2. Green Space issues.
2.1 The whole of the former School site (including the footprint of the buildings) is designated as Green Space in the Liverpool UDP. This means that the value of the Green Space, in terms of recreation, visual amenity (including vistas) and nature conservation needs to be assessed before redevelopment plans are drawn up.
2.2 The past recreational value of the site was as playing fields for the School. Now that the School has moved, alternative provision has been made adjacent to the new site. We are told that Section 77 Consent has been granted by the DfE for disposal of the site, though we have not seen the details of this and we were unaware of any S77 public consultation taking place. However, the site is defined by the Liverpool UDP as falling within a Park Deficiency Area. This means that every effort should be made to incorporate an area of recreational open space within the new development.
2.3 The visual amenity value of the site is considerable. It is overlooked by housing on three sides and also offers vistas towards Prescot and the Pennines to passers-by along both Cuckoo Lane and Gateacre Park Drive. It is a rare piece of open - not tree covered - space in this formerly rural, now suburban area of the city of Liverpool. The less distant vistas, towards Grange Lane from the north-western corner of the site, are also of interest as they feature two Listed Buildings - the Crying Tree (originally Gorsey Cop, but listed as Chez Philippe) and Grange Hollies (the Abbeyfield home). Both of these were built as merchants' villas in the mid 19th century to take advantage of the rural surroundings, and their setting is enhanced by the existence of the green field opposite. Neither of these Listed Buildings is indicated on the 'Opportunities and Constraints plan' that was displayed at the Public Consultation event. The small sandstone building called The Lodge, on the corner of Grange Lane and Gateacre Park Drive, is another interesting 19th century building, the setting of which is enhanced by the adjacent green space. (It is incorrectly marked as a Listed Building on the Opportunities and Constraints plan).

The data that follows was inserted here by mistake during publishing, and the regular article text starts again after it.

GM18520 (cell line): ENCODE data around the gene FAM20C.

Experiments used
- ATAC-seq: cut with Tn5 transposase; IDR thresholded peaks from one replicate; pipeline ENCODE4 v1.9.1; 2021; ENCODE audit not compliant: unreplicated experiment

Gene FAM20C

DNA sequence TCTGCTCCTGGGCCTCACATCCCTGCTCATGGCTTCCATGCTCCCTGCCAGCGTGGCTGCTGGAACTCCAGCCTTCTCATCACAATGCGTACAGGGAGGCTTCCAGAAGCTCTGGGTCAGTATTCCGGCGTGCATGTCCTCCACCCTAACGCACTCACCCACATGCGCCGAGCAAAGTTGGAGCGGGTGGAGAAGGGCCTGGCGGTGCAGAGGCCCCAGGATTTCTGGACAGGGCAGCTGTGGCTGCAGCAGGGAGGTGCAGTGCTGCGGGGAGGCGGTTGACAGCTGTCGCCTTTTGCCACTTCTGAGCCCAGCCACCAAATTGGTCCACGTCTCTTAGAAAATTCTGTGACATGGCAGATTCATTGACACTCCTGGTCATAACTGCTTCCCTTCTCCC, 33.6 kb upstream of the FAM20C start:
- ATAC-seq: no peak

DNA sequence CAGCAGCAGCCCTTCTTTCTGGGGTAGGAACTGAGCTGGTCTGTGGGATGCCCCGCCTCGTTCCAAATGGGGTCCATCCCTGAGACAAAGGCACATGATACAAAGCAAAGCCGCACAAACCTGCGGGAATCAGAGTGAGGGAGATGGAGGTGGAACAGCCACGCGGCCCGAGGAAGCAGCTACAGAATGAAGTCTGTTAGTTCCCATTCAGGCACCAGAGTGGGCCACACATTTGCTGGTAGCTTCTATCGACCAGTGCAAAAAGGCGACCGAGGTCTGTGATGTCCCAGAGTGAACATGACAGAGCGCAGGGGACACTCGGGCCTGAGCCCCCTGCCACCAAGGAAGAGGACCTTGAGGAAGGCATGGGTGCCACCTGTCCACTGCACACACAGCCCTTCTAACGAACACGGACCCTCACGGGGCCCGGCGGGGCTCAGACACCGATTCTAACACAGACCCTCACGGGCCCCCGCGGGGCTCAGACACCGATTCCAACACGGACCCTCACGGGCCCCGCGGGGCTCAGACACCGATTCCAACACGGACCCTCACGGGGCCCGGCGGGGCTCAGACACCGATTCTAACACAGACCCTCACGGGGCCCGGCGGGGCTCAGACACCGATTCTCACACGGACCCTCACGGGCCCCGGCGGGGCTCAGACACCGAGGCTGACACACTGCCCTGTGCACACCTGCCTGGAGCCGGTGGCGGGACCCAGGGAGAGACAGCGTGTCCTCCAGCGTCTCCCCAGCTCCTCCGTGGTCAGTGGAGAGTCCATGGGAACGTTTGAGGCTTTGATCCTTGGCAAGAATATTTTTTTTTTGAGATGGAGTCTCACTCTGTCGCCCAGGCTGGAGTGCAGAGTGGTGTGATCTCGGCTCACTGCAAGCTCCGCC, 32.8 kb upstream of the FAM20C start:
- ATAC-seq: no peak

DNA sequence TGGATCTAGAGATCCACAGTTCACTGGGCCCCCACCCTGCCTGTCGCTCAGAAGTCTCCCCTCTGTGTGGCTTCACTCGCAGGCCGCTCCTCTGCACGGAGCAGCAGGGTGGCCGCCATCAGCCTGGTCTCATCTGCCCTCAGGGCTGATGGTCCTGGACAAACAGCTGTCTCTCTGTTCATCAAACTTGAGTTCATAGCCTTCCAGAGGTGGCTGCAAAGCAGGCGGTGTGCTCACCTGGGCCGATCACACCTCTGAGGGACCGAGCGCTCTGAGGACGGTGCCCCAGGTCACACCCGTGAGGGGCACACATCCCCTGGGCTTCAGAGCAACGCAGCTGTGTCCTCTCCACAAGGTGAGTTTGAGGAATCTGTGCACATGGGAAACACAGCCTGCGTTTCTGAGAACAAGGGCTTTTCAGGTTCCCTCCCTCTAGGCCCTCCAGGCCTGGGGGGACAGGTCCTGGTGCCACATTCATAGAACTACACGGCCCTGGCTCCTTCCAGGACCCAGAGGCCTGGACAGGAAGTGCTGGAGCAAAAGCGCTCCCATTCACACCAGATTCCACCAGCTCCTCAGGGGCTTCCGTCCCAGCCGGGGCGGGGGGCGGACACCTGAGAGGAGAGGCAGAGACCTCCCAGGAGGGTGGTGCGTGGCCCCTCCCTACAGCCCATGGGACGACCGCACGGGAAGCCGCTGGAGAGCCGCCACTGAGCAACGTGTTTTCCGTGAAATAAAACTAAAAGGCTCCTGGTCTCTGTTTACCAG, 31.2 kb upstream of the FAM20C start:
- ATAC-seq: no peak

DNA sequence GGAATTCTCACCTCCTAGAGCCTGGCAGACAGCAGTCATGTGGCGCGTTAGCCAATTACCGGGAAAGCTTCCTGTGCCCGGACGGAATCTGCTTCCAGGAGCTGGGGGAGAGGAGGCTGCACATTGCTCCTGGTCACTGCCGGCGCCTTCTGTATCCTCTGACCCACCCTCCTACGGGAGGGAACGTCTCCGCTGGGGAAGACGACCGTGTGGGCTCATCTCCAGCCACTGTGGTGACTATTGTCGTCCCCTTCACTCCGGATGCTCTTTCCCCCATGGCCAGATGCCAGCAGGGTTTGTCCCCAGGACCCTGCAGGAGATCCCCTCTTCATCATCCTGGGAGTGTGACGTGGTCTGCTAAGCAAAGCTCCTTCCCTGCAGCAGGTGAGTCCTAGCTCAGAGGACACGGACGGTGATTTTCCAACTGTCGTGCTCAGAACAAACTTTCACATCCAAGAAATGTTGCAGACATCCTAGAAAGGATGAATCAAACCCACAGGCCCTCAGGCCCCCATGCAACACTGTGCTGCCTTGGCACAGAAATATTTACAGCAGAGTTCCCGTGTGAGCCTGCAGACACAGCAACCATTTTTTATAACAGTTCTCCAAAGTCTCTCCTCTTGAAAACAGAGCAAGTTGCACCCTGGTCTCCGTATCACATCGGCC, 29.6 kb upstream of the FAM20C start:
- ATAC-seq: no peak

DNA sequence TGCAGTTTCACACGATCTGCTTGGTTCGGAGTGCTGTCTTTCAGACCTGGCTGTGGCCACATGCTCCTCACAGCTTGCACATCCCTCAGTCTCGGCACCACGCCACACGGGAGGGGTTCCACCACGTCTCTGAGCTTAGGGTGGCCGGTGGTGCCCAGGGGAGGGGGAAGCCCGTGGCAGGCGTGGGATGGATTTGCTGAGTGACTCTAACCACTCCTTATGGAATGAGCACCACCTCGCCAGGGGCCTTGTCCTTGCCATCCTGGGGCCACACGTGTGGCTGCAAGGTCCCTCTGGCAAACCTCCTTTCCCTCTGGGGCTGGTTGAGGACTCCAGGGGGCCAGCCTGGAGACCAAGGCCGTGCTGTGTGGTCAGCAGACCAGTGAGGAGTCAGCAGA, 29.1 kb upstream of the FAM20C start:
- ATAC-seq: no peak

2.4 The nature conservation value of the site is likely to have been limited as a result of its past management as playing fields, but a survey would no doubt indicate habitats and features of interest which should be protected. We welcome the proposal to provide every house with a garden, and trees, which will attract birds and other wildlife in the future.
2.5 Considerable emphasis has been placed on the 'remediation' aspects of the redevelopment scheme. Much of the former playing field area was a landfill site, which we understand was created in the early 1950s for the specific purpose of raising the ground level to provide sports pitches. We have yet to see the results of the ground investigations that have taken place, but we feel it is important that these results are published as soon as possible. Local residents need to be reassured that the building of new houses on the site will solve rather than exacerbate any contamination problems.